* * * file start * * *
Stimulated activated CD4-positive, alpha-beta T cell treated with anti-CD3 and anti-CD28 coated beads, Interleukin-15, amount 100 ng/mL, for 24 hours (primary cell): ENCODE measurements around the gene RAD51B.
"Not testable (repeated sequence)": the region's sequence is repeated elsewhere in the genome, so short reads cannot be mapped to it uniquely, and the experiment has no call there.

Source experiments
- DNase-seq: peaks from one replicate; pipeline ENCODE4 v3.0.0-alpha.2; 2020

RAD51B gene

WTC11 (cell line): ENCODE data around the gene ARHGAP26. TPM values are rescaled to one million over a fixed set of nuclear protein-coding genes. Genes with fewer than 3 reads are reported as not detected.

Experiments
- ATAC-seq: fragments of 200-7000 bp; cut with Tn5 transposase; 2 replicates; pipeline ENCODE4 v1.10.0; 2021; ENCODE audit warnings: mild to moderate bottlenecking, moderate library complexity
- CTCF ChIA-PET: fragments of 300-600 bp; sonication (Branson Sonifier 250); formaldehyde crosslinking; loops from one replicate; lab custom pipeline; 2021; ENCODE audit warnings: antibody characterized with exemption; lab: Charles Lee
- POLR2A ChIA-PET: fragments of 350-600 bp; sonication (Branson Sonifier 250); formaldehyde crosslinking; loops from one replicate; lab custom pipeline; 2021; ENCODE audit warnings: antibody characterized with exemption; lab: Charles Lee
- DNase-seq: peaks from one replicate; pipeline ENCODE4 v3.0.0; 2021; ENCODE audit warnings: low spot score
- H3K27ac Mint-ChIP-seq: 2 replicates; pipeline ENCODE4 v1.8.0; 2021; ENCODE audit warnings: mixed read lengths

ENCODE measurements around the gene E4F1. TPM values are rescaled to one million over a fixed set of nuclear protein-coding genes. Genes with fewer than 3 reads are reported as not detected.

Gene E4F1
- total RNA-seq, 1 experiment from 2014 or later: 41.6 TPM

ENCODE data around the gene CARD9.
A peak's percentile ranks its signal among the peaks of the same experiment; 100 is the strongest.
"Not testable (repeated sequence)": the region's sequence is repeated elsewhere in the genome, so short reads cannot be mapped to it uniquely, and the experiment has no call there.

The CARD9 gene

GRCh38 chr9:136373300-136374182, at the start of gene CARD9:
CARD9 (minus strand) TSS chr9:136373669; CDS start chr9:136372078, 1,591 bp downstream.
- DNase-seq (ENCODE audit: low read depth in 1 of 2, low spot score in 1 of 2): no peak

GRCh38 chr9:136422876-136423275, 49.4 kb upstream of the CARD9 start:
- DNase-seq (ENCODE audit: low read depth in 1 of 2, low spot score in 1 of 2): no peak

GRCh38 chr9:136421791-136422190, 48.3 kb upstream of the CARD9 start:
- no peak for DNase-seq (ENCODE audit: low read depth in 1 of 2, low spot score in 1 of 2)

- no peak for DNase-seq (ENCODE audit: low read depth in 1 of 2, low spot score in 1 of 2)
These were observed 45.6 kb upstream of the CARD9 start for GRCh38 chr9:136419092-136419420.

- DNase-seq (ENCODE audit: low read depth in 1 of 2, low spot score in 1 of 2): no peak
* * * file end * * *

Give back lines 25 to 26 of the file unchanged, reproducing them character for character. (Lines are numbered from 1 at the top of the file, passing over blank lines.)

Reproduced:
GRCh38 chr9:136421791-136422190, 48.3 kb upstream of the CARD9 start:
- no peak for DNase-seq (ENCODE audit: low read depth in 1 of 2, low spot score in 1 of 2)